A long-awaited roadmap to the grassroots social justice movements of the 1990s and beyond. The strikingly diverse array of multiracial struggles presented here succeed, in various ways, by moving by simplistic identity politics.In an era when the right-wing seems to be winning all battles, Beyond Identity Politics presents a critical inside look at progressive victories.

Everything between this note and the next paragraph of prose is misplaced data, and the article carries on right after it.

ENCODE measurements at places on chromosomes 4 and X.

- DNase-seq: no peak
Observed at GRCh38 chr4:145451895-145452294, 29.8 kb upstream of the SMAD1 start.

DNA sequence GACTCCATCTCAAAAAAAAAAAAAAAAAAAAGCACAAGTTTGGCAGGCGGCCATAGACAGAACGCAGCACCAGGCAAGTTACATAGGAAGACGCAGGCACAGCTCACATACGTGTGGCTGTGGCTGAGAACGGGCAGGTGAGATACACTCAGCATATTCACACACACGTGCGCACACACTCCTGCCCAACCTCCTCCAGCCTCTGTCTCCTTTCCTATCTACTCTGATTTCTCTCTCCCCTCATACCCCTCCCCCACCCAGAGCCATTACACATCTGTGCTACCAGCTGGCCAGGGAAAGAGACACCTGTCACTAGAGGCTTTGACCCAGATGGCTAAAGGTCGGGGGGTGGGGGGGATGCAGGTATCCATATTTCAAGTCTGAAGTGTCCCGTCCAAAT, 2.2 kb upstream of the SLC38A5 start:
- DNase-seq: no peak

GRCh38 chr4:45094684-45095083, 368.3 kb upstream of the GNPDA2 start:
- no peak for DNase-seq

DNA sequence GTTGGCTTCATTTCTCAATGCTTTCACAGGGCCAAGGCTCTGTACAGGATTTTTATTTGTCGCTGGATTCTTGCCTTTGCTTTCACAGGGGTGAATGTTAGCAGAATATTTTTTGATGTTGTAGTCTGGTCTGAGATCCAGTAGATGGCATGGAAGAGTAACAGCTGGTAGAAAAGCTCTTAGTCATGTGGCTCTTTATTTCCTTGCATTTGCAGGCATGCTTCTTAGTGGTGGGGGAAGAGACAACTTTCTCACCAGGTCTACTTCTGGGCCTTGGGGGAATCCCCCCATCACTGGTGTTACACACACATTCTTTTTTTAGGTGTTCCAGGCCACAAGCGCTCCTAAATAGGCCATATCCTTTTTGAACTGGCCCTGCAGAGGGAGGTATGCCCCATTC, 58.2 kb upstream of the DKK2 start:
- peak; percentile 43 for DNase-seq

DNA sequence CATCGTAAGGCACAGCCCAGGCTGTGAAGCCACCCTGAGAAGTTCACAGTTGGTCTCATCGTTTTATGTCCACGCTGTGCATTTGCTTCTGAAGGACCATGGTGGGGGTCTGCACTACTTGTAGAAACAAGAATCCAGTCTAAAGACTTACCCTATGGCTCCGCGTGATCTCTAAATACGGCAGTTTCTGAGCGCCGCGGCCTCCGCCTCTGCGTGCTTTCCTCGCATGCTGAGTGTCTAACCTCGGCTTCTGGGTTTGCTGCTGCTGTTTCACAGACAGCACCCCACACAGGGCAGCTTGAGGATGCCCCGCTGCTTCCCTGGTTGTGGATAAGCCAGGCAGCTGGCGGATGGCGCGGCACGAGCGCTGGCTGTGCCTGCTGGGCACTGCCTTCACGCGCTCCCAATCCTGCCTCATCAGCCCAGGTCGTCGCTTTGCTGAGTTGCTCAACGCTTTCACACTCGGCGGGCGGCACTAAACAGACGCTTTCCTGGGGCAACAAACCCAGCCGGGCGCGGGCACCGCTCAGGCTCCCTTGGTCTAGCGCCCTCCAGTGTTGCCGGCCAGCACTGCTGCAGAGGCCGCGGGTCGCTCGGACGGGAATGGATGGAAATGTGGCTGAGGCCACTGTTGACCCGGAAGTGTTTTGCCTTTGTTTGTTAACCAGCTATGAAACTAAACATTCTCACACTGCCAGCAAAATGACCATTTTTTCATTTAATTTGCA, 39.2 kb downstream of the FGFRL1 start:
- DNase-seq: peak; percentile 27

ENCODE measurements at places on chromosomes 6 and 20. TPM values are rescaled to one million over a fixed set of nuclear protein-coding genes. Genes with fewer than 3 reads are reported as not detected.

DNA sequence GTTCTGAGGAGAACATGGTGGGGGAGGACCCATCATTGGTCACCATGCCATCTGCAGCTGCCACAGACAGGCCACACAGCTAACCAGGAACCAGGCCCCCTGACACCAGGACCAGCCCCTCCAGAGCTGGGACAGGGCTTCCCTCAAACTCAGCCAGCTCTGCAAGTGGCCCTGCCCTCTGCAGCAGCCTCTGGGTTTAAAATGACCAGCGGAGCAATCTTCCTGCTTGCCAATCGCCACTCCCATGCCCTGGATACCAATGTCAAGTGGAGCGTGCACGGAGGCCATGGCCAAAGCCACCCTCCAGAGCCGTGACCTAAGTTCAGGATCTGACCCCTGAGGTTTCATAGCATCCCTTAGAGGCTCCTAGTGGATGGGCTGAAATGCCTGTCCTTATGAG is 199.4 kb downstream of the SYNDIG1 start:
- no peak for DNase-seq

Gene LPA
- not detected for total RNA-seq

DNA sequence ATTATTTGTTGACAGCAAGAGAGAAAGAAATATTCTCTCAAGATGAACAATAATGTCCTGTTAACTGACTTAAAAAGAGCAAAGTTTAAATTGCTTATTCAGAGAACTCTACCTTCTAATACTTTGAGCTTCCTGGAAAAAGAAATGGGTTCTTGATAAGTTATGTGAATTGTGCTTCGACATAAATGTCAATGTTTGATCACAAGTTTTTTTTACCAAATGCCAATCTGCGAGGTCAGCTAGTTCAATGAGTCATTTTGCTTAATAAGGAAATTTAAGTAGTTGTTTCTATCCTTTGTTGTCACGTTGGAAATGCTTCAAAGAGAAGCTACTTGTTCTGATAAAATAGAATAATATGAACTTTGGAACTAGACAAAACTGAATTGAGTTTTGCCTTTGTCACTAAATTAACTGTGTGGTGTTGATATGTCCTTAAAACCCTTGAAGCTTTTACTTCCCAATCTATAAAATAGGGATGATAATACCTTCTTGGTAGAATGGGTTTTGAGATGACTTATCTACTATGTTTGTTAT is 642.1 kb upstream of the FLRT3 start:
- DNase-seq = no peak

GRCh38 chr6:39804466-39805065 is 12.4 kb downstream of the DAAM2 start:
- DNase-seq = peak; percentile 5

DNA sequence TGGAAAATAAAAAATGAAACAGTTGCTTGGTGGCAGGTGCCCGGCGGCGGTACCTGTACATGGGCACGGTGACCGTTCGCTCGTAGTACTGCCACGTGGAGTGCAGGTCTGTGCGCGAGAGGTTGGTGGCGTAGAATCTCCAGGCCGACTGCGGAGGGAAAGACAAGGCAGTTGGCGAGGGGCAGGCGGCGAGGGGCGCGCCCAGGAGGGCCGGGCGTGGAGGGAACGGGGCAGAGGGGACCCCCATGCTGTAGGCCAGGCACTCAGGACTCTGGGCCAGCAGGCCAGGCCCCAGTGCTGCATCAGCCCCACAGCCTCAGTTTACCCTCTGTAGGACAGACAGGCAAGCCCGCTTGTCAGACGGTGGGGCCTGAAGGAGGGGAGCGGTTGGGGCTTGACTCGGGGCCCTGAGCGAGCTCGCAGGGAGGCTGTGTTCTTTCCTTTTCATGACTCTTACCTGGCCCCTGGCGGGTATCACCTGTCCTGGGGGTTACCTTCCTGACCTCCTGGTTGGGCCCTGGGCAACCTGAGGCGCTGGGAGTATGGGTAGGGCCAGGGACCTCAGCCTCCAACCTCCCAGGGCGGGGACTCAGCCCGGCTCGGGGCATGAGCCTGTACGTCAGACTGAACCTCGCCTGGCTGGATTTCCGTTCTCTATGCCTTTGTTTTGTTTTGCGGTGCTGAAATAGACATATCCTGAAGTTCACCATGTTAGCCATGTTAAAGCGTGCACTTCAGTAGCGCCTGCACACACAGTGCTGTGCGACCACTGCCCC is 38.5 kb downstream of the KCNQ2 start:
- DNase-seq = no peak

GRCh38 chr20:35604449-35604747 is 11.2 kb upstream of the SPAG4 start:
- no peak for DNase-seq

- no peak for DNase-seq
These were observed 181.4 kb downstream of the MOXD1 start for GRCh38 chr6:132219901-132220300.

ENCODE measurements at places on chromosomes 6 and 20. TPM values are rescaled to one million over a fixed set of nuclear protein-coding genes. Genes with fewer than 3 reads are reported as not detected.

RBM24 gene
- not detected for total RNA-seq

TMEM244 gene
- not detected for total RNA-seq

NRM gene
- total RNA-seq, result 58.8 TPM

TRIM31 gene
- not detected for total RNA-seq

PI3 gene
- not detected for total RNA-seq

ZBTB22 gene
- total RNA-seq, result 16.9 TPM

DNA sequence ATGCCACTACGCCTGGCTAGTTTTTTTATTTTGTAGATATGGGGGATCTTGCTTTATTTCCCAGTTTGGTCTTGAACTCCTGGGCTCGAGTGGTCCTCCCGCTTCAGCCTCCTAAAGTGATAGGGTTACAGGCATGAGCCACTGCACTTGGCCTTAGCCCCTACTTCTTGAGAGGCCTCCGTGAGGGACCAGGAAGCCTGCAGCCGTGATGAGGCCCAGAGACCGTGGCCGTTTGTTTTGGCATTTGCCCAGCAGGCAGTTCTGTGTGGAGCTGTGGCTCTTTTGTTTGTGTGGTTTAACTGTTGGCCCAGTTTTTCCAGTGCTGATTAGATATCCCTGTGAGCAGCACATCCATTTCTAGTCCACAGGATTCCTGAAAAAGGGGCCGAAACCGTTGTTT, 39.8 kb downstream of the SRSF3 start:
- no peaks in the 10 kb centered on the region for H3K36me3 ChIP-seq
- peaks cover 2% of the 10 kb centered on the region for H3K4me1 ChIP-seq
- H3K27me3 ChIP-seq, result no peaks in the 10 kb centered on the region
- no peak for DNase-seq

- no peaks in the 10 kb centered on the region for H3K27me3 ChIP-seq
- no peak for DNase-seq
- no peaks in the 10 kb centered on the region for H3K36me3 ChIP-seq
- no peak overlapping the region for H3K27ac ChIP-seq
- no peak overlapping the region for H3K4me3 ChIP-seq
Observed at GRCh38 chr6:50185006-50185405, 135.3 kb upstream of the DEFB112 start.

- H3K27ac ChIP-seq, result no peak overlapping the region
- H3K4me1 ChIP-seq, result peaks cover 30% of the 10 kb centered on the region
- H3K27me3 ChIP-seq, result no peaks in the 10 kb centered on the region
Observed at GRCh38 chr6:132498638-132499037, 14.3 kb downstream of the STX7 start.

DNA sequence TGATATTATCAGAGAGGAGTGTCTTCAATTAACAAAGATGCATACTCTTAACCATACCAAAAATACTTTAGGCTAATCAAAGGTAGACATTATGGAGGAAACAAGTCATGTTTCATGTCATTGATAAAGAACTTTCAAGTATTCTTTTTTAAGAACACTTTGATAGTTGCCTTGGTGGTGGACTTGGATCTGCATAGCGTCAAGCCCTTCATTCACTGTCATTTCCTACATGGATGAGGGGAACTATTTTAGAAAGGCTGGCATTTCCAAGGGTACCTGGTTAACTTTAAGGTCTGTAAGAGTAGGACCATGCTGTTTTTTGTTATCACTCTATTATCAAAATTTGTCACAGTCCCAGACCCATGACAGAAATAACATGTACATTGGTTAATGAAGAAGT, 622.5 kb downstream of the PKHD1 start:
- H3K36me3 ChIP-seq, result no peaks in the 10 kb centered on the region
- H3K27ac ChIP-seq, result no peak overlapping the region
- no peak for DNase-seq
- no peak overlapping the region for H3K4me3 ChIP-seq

In development circles, there is now widespread consensus that social entrepreneurs represent a far better mechanism to respond to needs than we have ever had before--a decentralized and emergent force that remains our best hope for solutions that can keep pace with our problems and create a more peaceful world. David Bornstein's previous book on social entrepreneurship, How to Change the World, was hailed by Nicholas Kristof in the New York Times as "a bible in the field" and published in more than twenty countries. Now, Bornstein shifts the focus from the profiles of successful social innovators in that book--and teams with Susan Davis, a founding board member of the Grameen Foundation--to offer the first general overview of social entrepreneurship. In a Q & A format allowing readers to go directly to the information they need, the authors map out social entrepreneurship in its broadest terms as well as in its particulars. Bornstein and Davis explain what social entrepreneurs are, how their organizations function, and what challenges they face. The book will give readers an understanding of what differentiates social entrepreneurship from standard business ventures and how it differs from traditional grant-based non-profit work. Unlike the typical top-down, model-based approach to solving problems employed by the World Bank and other large institutions, social entrepreneurs work through a process of iterative learning -- learning by doing--working with communities to find unique, local solutions to unique, local problems. Most importantly, the book shows readers exactly how they can get involved. Anyone inspired by Barack Obama's call to service and who wants to learn more about the essential features and enormous promise of this new method of social change, Social Entrepreneurship: What Everyone Needs to Know? is the ideal first place to look. What Everyone Needs to Know? is a registered trademark of Oxford University Press.